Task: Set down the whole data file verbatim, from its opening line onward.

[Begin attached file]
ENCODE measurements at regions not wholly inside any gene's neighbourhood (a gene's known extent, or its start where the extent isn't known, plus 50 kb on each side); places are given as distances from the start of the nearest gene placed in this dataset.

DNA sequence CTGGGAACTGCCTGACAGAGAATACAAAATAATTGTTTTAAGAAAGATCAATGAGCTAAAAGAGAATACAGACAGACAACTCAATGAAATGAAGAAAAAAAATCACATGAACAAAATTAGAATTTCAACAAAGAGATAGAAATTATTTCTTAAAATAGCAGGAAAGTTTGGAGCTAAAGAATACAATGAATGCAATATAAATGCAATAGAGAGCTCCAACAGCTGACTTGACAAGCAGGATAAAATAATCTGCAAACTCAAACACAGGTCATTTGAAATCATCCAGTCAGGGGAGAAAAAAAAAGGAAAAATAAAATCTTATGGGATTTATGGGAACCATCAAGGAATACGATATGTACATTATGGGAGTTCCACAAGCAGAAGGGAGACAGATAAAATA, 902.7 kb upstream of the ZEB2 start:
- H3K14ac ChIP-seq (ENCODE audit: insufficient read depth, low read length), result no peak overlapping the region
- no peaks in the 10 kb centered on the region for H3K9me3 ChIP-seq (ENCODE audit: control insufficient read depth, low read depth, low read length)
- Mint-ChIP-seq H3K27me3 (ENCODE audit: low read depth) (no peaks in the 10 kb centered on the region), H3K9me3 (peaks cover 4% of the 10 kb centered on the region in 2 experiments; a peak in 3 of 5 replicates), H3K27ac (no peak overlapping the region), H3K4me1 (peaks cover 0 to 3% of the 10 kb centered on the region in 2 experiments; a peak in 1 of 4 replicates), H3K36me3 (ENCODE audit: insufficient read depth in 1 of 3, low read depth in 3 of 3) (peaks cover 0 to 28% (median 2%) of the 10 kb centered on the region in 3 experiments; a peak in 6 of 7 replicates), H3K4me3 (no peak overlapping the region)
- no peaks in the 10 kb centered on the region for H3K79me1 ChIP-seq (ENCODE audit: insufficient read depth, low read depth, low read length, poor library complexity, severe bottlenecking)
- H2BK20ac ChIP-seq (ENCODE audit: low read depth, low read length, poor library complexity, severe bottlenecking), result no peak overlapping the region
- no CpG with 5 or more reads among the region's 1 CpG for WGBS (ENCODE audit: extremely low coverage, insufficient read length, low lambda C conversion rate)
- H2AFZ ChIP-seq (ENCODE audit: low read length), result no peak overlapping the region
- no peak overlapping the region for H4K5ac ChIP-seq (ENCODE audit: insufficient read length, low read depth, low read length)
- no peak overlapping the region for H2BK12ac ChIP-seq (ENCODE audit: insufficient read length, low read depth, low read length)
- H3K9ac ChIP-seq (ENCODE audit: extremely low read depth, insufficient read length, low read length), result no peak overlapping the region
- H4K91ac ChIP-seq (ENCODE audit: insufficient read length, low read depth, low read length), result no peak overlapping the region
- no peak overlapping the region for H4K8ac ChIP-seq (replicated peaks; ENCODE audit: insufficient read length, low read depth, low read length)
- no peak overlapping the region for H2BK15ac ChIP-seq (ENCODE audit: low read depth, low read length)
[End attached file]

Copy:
ENCODE measurements at regions not wholly inside any gene's neighbourhood (a gene's known extent, or its start where the extent isn't known, plus 50 kb on each side); places are given as distances from the start of the nearest gene placed in this dataset.

DNA sequence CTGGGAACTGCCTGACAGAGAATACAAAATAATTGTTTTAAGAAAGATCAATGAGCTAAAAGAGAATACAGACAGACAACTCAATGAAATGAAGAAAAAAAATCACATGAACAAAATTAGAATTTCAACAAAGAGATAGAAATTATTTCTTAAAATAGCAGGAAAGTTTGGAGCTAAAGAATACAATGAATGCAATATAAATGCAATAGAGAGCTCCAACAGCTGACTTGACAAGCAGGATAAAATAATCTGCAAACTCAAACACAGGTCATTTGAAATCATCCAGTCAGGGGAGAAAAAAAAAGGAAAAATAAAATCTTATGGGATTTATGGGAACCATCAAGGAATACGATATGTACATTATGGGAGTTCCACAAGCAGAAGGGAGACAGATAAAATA, 902.7 kb upstream of the ZEB2 start:
- H3K14ac ChIP-seq (ENCODE audit: insufficient read depth, low read length), result no peak overlapping the region
- no peaks in the 10 kb centered on the region for H3K9me3 ChIP-seq (ENCODE audit: control insufficient read depth, low read depth, low read length)
- Mint-ChIP-seq H3K27me3 (ENCODE audit: low read depth) (no peaks in the 10 kb centered on the region), H3K9me3 (peaks cover 4% of the 10 kb centered on the region in 2 experiments; a peak in 3 of 5 replicates), H3K27ac (no peak overlapping the region), H3K4me1 (peaks cover 0 to 3% of the 10 kb centered on the region in 2 experiments; a peak in 1 of 4 replicates), H3K36me3 (ENCODE audit: insufficient read depth in 1 of 3, low read depth in 3 of 3) (peaks cover 0 to 28% (median 2%) of the 10 kb centered on the region in 3 experiments; a peak in 6 of 7 replicates), H3K4me3 (no peak overlapping the region)
- no peaks in the 10 kb centered on the region for H3K79me1 ChIP-seq (ENCODE audit: insufficient read depth, low read depth, low read length, poor library complexity, severe bottlenecking)
- H2BK20ac ChIP-seq (ENCODE audit: low read depth, low read length, poor library complexity, severe bottlenecking), result no peak overlapping the region
- no CpG with 5 or more reads among the region's 1 CpG for WGBS (ENCODE audit: extremely low coverage, insufficient read length, low lambda C conversion rate)
- H2AFZ ChIP-seq (ENCODE audit: low read length), result no peak overlapping the region
- no peak overlapping the region for H4K5ac ChIP-seq (ENCODE audit: insufficient read length, low read depth, low read length)
- no peak overlapping the region for H2BK12ac ChIP-seq (ENCODE audit: insufficient read length, low read depth, low read length)
- H3K9ac ChIP-seq (ENCODE audit: extremely low read depth, insufficient read length, low read length), result no peak overlapping the region
- H4K91ac ChIP-seq (ENCODE audit: insufficient read length, low read depth, low read length), result no peak overlapping the region
- no peak overlapping the region for H4K8ac ChIP-seq (replicated peaks; ENCODE audit: insufficient read length, low read depth, low read length)
- no peak overlapping the region for H2BK15ac ChIP-seq (ENCODE audit: low read depth, low read length)